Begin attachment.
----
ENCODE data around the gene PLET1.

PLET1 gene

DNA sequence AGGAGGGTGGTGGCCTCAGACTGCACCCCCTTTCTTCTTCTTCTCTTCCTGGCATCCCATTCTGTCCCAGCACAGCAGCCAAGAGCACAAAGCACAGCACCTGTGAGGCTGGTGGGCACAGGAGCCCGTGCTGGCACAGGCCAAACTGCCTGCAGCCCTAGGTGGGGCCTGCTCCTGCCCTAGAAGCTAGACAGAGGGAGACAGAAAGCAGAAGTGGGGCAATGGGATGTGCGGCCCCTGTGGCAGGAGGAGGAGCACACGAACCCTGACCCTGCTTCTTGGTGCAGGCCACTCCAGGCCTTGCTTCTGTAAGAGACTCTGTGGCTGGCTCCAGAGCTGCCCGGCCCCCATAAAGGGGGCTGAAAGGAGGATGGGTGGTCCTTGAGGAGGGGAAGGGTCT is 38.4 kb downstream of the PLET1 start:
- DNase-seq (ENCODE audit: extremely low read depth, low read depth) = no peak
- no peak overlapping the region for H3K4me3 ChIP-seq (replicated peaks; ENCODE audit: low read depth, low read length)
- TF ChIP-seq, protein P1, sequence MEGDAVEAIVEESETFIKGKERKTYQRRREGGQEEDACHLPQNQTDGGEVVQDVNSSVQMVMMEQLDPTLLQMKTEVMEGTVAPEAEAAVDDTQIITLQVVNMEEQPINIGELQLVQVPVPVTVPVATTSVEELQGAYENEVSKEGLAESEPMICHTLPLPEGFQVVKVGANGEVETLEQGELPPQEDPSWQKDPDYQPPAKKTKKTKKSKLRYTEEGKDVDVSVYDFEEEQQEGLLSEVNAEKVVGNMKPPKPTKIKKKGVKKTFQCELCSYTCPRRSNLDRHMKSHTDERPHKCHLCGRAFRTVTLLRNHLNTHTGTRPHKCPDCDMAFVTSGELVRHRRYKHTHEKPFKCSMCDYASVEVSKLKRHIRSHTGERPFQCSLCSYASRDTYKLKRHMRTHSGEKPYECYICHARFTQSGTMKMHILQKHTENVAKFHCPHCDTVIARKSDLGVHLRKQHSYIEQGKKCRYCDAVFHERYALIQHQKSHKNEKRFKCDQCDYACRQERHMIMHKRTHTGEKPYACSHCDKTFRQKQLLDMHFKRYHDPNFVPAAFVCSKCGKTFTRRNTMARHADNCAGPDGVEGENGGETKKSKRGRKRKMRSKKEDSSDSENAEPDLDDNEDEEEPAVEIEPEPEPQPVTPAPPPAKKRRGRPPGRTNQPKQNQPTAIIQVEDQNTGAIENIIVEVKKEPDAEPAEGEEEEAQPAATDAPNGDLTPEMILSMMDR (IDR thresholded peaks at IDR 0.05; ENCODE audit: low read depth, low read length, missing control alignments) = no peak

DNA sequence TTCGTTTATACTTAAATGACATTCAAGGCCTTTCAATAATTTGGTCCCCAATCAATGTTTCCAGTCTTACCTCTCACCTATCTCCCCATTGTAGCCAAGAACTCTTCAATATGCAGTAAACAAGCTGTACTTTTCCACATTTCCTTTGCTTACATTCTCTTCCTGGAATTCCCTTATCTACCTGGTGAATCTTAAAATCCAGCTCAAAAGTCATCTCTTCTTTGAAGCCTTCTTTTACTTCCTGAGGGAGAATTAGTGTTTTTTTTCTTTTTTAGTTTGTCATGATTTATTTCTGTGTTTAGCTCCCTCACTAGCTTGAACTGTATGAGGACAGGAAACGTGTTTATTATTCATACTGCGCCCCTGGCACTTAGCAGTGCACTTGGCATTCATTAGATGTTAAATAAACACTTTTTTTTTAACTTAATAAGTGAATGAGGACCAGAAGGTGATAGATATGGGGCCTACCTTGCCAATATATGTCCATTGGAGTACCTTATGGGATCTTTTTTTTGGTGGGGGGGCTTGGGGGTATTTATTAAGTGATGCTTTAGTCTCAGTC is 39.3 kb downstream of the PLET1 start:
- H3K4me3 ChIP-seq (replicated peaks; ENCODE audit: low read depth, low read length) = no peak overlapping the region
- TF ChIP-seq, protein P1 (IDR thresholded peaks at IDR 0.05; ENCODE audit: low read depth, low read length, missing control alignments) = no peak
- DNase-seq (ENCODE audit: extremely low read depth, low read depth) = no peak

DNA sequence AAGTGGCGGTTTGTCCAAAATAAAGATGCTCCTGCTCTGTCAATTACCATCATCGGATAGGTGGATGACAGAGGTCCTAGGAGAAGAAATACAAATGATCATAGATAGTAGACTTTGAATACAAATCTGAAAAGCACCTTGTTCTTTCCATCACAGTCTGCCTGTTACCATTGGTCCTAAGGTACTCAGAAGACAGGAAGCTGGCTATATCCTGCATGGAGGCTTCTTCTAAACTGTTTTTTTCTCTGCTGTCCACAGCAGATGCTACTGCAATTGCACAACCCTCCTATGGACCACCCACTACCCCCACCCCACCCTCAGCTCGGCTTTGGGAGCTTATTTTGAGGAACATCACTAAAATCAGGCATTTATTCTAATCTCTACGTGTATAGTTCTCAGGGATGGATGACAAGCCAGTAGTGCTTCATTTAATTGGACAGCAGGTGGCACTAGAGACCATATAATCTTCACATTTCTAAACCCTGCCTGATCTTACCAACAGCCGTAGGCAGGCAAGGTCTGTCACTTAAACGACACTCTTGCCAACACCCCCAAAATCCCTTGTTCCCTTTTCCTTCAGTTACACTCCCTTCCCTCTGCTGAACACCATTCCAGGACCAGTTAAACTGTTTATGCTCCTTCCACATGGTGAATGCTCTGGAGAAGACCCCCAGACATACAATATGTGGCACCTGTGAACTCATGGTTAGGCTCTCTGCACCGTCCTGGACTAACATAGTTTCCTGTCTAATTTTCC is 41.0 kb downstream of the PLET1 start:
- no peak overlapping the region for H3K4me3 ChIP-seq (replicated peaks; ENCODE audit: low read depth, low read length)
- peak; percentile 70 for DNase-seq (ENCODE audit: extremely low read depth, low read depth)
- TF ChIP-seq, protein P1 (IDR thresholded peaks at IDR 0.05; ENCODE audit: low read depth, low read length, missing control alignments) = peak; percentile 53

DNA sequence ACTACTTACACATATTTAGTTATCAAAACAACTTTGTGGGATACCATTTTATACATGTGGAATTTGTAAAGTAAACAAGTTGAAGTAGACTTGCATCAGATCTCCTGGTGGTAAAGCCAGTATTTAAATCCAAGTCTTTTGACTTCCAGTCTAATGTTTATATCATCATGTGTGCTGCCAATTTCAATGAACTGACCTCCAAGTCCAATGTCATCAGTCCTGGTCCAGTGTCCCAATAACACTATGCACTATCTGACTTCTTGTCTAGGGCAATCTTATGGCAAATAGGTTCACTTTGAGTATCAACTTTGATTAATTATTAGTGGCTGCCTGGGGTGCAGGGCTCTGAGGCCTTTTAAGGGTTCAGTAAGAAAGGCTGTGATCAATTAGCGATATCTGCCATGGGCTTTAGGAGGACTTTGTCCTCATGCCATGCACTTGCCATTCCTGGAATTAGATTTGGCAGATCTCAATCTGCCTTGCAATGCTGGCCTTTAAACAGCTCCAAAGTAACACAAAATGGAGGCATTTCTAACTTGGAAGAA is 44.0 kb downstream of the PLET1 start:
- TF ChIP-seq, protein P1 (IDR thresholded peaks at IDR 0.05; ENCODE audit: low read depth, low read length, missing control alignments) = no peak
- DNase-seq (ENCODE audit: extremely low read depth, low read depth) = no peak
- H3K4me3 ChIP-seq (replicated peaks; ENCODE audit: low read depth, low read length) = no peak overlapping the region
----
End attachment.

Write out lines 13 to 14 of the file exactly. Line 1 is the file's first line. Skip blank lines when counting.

- peak; percentile 70 for DNase-seq (ENCODE audit: extremely low read depth, low read depth)
- TF ChIP-seq, protein P1 (IDR thresholded peaks at IDR 0.05; ENCODE audit: low read depth, low read length, missing control alignments) = peak; percentile 53